• We did not answer, because now, for the first time, it came over all of us, in a rush of blushes and uncomfortableness, that burying a fox is a suspicious act.

    The Wouldbegoods Edith 1901

  • When he had prepared twenty or more of those pieces of poisoned tallow, he put them in what he called a fox bed, of oat chaff, behind that old barn.

    A Busy Year at the Old Squire's 1887

  • The peasants of that country have a small dog, which, from their foxy appearance, they term fox-dogs.

    The Dog William Youatt 1811

  • "It's what we call a fox-tail skimmer and it's connected to a roller and a squeegee system," he says.

    NPR Topics: News 2010

  • "It's what we call a fox-tail skimmer and it's connected to a roller and a squeegee system," he says.

    NPR Topics: News 2010

  • "It's what we call a fox-tail skimmer and it's connected to a roller and a squeegee system," he says.

    NPR Topics: News 2010

  • The black fox is in fact a red fox which is going through a phase where the colour of its fur is particularly dark.

    ‘Unlucky’ Rare Black Fox Spotted in Britain | Disinformation 2008

  • He is free to go and join fox oops fix news or the tea party movement.

    John King to replace Lou Dobbs 2009


Log in or sign up to get involved in the conversation. It's quick and easy.

  • Han hade en räv bakom örat - He had a fox behind his ear, Swedish saying equivalent to "He had something up his sleeve."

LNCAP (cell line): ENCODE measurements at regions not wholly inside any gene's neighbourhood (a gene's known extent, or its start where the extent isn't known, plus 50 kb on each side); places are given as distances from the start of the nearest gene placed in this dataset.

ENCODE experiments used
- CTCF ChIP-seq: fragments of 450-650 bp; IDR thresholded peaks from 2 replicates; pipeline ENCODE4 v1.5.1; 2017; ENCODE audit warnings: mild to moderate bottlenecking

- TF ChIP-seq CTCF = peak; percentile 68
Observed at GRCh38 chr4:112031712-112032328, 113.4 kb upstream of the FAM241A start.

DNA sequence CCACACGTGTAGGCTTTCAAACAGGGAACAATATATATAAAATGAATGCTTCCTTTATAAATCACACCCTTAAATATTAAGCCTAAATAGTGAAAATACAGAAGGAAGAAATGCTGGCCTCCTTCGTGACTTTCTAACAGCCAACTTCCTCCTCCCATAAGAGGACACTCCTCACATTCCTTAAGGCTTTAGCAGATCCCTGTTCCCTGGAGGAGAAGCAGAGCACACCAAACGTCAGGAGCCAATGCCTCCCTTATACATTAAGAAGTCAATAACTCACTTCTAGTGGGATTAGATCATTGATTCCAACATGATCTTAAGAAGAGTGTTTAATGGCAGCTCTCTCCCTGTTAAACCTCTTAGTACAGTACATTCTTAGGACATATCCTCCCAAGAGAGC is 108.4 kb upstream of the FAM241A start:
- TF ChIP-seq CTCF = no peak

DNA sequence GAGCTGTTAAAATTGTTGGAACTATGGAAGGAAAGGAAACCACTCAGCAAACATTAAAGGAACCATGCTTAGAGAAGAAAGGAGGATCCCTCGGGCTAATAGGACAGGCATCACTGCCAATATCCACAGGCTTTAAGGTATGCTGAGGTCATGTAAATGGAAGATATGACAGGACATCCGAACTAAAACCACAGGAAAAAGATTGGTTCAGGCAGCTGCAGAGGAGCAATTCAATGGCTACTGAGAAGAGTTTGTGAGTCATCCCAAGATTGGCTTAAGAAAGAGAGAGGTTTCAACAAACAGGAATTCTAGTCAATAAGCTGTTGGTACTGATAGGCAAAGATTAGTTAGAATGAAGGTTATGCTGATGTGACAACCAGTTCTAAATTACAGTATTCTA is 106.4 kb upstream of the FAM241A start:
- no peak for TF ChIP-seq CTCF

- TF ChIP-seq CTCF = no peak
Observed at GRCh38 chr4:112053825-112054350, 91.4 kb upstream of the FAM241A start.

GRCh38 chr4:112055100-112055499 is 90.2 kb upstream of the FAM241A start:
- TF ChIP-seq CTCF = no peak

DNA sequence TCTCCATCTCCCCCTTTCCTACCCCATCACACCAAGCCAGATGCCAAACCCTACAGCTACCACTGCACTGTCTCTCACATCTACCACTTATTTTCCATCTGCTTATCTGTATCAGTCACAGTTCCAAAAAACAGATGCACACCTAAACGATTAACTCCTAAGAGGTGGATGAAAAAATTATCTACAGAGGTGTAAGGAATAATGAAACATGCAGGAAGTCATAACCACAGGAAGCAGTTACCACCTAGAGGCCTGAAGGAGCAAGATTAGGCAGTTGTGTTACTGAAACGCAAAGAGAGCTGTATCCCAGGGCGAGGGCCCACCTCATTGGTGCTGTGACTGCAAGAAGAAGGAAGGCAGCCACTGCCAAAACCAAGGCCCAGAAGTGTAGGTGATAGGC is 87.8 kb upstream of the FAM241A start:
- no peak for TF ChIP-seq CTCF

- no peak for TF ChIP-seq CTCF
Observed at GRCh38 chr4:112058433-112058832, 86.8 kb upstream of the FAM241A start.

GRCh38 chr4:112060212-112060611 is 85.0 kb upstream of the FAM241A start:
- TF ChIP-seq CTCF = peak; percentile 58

September 26, 2009

  • And you could hide a pretty big alert carnivorous mammal with pointed muzzle and ears and a bushy tail behind those appendages of yours, big-ears!

    But why the tag 'sixth rate'? Perhaps a certain ursine would like to comment, before I have to take you-know-what?

    *crouches, poised, besides the umbrage cellar*

    September 26, 2009

  • Sixth-rate? Whahahaha!

    It's probably because of your news channel :-(

    September 26, 2009

  • And what kind of interspecies massacring is google ads encouraging with this kind of thing:

    Fox coats & Fox jackets

    Financing Available

    Additional 10% discount coupon


    Fox Hunting Ireland

    Experience the thrill of the chase

    Variety of packages on offer


    September 26, 2009

  • Look at my new fox fur ear warmers!

    September 26, 2009

  • Psst... it means that sionnach carries between 20 and 24 nine-pounder guns on a single deck. I'd watch your whahahas if I were you. ;)

    September 27, 2009

  • I wasn't even aware that sionnach had a deck. *ponders*

    October 1, 2009

  • From Radio Prague:

    Tady dávají lišky dobrou noc - literally, “the foxes give goodnights here,�? which means there’s nothing going on here, you’ve found yourself in such an armpit of the world, that there is no one to talk to you, and only foxes left to tell you goodnight.

    October 9, 2009